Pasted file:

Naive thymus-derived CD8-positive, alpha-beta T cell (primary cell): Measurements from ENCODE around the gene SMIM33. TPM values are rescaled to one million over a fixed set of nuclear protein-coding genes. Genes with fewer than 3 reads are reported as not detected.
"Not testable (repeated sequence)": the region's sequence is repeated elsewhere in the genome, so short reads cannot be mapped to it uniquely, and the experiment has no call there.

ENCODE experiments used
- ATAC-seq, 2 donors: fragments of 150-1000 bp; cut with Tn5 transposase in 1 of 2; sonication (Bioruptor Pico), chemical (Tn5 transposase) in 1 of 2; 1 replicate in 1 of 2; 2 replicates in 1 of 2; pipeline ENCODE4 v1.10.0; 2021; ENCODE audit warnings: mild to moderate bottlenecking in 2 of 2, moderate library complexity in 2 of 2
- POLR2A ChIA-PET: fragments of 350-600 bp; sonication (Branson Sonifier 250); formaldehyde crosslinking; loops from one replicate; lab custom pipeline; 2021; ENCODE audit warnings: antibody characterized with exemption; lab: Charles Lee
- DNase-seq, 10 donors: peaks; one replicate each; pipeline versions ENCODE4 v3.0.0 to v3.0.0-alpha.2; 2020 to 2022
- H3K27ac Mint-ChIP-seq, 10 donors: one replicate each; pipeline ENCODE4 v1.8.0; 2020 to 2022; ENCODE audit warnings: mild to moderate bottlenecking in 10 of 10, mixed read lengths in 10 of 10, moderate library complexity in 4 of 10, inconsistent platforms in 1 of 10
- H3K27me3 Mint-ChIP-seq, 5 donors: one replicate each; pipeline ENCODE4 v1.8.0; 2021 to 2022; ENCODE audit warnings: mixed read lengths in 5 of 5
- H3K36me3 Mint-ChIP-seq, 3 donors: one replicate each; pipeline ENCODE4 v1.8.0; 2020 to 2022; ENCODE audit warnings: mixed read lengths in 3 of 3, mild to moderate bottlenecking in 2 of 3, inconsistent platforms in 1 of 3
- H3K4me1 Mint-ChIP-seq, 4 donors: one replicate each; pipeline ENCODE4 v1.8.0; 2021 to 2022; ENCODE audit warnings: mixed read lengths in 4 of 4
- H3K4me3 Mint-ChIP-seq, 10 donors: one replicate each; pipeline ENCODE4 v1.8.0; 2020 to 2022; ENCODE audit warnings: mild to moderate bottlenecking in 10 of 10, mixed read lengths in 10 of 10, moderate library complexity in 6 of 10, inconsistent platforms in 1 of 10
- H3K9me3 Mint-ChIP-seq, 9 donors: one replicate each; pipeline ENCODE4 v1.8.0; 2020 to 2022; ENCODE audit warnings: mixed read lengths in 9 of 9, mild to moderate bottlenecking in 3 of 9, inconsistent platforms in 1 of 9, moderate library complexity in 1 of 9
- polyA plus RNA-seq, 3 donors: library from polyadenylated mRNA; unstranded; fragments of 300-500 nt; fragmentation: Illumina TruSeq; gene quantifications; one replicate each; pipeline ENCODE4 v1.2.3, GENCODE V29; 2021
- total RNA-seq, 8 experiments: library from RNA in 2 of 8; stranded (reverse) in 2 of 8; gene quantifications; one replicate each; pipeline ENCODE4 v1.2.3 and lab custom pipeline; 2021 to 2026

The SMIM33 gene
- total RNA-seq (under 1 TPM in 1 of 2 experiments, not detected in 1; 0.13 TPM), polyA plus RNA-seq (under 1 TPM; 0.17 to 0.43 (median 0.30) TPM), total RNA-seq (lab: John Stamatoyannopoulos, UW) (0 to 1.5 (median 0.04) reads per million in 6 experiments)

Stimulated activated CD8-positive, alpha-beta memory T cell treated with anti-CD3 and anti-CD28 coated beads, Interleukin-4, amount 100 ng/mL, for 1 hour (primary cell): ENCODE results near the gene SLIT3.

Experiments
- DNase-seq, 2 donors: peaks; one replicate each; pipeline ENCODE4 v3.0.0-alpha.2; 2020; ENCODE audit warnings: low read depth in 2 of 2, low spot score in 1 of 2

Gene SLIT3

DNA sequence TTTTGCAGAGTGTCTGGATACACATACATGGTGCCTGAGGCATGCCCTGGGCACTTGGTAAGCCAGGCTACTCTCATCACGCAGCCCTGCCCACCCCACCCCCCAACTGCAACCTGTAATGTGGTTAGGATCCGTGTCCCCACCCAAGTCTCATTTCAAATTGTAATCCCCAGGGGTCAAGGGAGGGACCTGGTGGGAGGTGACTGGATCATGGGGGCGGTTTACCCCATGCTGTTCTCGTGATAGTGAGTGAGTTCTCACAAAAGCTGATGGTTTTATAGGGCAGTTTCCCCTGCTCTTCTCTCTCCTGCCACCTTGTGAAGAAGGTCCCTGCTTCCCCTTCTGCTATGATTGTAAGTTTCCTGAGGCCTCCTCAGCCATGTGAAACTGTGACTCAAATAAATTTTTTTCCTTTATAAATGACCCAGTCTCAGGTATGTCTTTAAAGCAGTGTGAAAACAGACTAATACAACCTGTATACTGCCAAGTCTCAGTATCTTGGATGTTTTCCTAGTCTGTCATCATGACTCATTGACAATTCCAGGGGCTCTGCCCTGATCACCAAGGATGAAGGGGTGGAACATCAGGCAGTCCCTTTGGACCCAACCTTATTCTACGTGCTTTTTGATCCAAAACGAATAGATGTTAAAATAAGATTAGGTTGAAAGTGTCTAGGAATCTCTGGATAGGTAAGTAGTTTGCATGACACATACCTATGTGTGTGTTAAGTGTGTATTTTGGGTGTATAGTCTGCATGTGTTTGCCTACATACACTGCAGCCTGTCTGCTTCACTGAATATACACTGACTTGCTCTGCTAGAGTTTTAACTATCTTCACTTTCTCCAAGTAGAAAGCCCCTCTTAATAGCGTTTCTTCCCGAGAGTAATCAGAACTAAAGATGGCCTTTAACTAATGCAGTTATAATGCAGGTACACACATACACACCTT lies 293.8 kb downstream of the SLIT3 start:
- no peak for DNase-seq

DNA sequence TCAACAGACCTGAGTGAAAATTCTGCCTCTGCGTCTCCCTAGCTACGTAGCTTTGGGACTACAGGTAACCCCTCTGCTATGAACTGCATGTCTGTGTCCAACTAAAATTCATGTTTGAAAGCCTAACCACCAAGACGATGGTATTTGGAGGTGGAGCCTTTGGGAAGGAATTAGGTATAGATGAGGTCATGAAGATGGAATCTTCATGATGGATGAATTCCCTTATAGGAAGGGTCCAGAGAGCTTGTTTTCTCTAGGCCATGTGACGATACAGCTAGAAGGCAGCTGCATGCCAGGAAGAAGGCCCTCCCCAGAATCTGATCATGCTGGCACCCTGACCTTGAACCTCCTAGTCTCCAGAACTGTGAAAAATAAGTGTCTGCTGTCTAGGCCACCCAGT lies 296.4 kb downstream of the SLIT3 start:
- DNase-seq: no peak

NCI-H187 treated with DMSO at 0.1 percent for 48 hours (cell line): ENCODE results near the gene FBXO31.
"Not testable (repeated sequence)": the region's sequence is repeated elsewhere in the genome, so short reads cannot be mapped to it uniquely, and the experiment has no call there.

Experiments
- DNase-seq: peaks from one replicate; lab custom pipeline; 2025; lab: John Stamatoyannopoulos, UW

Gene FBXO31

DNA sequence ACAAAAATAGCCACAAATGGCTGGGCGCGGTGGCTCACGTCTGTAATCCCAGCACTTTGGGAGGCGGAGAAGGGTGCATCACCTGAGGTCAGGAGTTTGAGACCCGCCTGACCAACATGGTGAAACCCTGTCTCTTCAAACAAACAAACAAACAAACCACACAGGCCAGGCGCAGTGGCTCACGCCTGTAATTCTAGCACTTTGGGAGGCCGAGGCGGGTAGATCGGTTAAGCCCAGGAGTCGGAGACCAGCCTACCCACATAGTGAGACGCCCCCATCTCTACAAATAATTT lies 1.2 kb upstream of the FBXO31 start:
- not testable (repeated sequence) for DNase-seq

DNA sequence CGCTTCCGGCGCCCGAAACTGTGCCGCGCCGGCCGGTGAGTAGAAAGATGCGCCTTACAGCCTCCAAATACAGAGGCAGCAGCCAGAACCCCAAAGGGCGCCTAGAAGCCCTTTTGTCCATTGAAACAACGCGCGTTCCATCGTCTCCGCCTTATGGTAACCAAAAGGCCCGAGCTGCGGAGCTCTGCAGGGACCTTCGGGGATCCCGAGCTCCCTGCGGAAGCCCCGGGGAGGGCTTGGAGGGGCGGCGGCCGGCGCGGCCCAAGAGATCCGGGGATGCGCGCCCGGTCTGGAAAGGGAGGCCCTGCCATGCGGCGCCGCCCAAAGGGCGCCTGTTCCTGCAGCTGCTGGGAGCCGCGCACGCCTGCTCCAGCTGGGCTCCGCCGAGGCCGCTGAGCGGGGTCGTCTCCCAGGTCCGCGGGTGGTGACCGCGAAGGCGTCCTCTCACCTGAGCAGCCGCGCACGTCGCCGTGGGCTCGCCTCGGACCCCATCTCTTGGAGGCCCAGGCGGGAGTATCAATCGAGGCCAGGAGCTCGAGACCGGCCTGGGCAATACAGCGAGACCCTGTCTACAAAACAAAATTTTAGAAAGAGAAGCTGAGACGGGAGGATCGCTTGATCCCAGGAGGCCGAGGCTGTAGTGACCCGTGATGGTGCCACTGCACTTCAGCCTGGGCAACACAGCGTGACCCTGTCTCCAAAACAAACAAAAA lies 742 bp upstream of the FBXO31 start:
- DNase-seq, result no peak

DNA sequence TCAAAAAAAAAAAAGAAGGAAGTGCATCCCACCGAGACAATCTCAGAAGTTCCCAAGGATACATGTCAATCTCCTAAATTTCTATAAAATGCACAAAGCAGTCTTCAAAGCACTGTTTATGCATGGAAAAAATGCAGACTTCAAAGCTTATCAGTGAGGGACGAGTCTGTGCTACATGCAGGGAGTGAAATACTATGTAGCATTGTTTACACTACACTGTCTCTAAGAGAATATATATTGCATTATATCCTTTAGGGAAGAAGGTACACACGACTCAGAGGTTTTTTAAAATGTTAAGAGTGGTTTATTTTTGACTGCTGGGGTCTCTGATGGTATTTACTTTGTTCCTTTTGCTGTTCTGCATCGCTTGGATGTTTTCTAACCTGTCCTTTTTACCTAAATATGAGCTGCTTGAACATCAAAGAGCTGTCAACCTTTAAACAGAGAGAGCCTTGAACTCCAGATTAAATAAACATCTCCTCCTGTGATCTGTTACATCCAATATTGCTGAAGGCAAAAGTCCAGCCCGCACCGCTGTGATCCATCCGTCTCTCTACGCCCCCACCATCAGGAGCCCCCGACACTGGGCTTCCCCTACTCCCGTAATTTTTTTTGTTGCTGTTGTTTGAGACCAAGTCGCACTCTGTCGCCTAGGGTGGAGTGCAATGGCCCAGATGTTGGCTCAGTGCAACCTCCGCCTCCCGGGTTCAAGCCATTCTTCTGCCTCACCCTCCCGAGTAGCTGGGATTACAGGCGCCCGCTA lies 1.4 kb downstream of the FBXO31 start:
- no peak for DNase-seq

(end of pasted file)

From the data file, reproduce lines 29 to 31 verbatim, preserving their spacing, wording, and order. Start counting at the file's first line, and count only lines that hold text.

Gene FBXO31

DNA sequence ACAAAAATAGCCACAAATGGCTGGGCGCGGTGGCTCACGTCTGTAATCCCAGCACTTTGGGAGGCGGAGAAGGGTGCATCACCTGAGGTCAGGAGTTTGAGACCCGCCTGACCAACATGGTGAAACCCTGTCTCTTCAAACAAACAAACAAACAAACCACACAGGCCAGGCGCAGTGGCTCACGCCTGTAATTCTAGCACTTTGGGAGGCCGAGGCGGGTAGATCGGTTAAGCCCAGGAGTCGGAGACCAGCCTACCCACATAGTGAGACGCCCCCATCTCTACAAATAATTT lies 1.2 kb upstream of the FBXO31 start:
- not testable (repeated sequence) for DNase-seq